GSA Annual Meeting in Phoenix, Arizona, USA - 2019

Paper No. 101-11
Presentation Time: 9:00 AM-6:30 PM


GOMEZ, Francisco, Department of Geological Sciences, University of Missouri, 101 Geology Building, Columbia, MO 65211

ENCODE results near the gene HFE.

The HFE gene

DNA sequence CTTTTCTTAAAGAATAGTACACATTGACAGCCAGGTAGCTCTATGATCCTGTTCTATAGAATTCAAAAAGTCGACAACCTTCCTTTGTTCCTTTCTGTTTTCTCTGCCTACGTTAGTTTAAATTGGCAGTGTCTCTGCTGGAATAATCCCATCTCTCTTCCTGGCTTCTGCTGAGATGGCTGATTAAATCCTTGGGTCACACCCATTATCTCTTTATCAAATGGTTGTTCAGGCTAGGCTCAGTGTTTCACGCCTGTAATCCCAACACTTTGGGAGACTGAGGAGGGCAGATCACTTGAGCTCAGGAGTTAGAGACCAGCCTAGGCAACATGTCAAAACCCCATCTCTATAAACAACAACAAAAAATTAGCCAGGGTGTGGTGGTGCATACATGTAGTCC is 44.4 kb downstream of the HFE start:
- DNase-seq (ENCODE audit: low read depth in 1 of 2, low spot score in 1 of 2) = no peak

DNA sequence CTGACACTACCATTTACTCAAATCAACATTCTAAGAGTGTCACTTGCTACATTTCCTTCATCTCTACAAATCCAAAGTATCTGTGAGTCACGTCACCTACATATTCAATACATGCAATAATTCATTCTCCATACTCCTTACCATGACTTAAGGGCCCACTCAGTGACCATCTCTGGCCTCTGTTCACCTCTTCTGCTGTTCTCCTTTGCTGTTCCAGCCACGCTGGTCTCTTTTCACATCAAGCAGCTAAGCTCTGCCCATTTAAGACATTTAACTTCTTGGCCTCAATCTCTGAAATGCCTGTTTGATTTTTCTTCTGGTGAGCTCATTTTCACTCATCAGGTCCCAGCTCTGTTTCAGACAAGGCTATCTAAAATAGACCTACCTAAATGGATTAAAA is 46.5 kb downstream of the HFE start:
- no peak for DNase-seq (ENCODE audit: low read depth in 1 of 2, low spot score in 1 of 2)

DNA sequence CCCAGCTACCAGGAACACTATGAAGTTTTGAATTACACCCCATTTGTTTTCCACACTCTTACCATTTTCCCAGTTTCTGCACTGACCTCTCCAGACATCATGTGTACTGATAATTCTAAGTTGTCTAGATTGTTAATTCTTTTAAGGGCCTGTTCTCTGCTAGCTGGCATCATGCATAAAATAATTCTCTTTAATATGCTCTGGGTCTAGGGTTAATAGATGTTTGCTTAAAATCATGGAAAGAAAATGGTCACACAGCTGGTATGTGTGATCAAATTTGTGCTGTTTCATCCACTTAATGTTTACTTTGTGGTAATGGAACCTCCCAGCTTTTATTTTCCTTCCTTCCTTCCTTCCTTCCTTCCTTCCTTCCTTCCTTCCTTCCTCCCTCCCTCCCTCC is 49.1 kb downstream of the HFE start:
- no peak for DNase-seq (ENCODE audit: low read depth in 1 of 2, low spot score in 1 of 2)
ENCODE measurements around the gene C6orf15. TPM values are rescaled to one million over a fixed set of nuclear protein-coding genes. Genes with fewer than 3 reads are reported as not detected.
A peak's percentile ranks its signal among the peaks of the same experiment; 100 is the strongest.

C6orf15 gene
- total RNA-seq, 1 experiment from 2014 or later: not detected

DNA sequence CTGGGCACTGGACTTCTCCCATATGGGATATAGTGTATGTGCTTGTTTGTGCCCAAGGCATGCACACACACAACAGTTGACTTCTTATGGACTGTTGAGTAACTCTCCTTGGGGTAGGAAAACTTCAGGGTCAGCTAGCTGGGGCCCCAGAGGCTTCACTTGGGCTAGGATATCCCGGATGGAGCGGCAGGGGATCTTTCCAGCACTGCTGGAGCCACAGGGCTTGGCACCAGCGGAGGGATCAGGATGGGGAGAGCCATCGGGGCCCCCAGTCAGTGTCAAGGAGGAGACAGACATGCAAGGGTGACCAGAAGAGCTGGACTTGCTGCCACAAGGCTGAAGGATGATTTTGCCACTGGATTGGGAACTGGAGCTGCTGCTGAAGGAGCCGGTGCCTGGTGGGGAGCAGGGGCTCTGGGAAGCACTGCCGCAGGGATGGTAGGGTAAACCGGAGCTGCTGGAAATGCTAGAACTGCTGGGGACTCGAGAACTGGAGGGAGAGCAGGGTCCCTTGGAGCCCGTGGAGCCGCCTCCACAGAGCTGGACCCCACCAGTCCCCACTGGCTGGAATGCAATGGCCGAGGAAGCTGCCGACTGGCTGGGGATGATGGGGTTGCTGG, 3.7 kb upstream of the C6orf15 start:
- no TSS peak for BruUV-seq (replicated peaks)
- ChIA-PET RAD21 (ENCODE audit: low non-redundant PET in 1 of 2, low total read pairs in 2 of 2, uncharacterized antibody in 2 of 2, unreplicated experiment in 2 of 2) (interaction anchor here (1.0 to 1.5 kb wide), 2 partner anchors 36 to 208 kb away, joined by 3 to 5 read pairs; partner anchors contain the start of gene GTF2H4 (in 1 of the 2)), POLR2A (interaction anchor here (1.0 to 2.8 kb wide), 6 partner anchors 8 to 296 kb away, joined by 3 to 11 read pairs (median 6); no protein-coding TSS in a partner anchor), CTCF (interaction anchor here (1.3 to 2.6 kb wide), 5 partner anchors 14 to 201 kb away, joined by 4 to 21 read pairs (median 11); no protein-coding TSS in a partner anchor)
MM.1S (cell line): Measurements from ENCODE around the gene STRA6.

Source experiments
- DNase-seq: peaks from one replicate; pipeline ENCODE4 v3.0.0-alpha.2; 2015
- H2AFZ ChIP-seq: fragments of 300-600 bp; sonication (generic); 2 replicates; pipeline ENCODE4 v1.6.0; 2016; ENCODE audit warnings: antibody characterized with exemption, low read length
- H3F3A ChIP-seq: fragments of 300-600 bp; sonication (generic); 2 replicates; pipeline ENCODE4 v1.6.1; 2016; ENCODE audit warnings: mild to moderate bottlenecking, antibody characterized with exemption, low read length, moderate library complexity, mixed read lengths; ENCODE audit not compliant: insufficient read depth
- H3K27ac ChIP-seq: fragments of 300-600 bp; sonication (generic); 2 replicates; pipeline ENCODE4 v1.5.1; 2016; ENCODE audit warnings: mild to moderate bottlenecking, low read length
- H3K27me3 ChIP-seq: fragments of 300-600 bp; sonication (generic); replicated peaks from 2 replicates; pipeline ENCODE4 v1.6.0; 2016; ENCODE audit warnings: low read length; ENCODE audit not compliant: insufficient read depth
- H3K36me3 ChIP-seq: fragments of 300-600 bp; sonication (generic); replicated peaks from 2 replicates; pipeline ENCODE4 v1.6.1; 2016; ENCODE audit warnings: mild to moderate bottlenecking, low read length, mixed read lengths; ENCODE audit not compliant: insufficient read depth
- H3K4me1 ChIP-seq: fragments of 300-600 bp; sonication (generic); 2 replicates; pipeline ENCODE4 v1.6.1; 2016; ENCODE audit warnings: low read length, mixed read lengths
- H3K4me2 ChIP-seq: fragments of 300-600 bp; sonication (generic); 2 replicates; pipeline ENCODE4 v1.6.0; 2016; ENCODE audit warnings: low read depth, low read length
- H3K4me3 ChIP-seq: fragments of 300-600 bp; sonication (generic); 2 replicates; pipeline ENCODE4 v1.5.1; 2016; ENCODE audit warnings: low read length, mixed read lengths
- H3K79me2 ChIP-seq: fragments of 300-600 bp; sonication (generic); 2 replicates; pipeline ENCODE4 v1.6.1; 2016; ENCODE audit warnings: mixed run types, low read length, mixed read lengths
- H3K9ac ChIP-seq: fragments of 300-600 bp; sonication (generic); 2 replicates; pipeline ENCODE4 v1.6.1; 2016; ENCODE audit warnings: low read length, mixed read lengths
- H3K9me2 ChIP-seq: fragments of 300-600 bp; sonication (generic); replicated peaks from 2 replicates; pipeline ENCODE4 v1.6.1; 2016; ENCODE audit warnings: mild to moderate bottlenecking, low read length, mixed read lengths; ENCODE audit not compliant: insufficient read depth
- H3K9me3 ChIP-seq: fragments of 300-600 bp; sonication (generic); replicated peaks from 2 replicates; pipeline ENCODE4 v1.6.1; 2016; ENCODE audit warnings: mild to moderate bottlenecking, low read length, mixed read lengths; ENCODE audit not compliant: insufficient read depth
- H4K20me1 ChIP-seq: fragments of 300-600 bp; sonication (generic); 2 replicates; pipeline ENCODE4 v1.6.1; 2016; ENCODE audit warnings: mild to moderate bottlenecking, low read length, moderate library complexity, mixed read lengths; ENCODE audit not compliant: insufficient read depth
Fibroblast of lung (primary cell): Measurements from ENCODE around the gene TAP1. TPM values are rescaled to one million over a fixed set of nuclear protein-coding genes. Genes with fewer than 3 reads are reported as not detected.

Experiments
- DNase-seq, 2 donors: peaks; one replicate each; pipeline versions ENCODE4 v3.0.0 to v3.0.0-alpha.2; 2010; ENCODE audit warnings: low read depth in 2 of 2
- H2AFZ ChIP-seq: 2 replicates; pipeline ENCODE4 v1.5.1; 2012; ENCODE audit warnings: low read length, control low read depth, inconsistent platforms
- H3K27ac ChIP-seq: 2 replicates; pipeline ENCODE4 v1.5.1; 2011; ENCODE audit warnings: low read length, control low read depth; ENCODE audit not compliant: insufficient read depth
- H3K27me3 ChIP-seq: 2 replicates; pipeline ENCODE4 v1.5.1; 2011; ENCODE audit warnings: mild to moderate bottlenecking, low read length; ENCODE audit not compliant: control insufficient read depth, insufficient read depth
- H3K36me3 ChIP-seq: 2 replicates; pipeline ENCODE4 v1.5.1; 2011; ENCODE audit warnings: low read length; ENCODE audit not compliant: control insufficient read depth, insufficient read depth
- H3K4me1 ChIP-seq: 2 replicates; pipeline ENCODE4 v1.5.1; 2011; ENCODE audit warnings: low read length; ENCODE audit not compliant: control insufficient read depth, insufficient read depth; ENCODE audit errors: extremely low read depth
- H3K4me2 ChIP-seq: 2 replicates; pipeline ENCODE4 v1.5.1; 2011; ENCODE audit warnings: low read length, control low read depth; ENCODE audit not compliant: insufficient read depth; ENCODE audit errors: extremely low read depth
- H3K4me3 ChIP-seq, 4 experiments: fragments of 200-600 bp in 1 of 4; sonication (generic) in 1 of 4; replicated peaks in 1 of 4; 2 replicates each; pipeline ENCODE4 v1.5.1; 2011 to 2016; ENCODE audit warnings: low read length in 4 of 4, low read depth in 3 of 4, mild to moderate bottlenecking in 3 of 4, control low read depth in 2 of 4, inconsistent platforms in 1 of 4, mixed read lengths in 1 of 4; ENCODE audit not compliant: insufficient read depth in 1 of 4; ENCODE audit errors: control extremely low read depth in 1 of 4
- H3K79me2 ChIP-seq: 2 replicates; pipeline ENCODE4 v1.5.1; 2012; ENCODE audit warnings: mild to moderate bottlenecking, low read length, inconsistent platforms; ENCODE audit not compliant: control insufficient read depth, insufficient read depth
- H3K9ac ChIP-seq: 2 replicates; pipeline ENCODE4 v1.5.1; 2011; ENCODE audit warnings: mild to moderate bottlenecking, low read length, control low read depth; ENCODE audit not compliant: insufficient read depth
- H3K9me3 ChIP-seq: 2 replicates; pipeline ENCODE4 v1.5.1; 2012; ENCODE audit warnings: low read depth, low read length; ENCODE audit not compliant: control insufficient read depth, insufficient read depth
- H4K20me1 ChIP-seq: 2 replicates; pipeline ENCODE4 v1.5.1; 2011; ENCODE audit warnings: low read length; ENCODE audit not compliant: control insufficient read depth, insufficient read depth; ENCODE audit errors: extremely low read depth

This study explores the utility of Interferometric Synthetic Aperture Radar (InSAR) time series for identification and kinematic characterization of slow mass movements along the Interstate 70 corridor in Western Colorado. InSAR provides a means of identifying creeping, unstable slopes by measuring small (cm-scale) displacements. InSAR as a remote-sensing technique has been in use since the early 1990s, and earlier studies have demonstrated the applicability of InSAR to measure known mass movements, as well as identifying previously undocumented slope movements. However, prior to the late-2014 launch of the Sentinel-1 satellite mission by the European space agency, use of satellite-based InSAR for regular landslide monitoring was limited owing to infrequent data acquisitions, insufficiently controlled satellite orbits, and limited data aerial coverage. Higher quality data, if available, were often cost prohibitive for monitoring applications on any broad spatial scales, as these were acquired by commercial satellites. Sentinel-1, which has an open data policy, provides regular imaging with large image swaths more than 250 km in width. For western Colorado, imagery has been (and continues to be) acquired at least every 24 days since early 2015, and all satellite orbits are compatible with InSAR analysis (i.e., short satellite baselines). The result is a large data archive that allows robust interferometric analyses. This study applies multi-interferogram techniques that help mitigate known challenges for InSAR, including the estimation of errors in digital elevation models used in the analyses. Ascending and Descending orbits are used to reduce limitations of a single radar line-of-sight. Approaches for atmospheric phase removal are compared, including modeling of meteorological data and spatial filtering limited to scales of likely mass movements. The resulting image time series are used to identify and map likely mass movements, as well as characterize their (displacements rates and temporal variability). The results also provide a basis for continued monitoring going forward, as new data from the Sentinal-1 mission become available.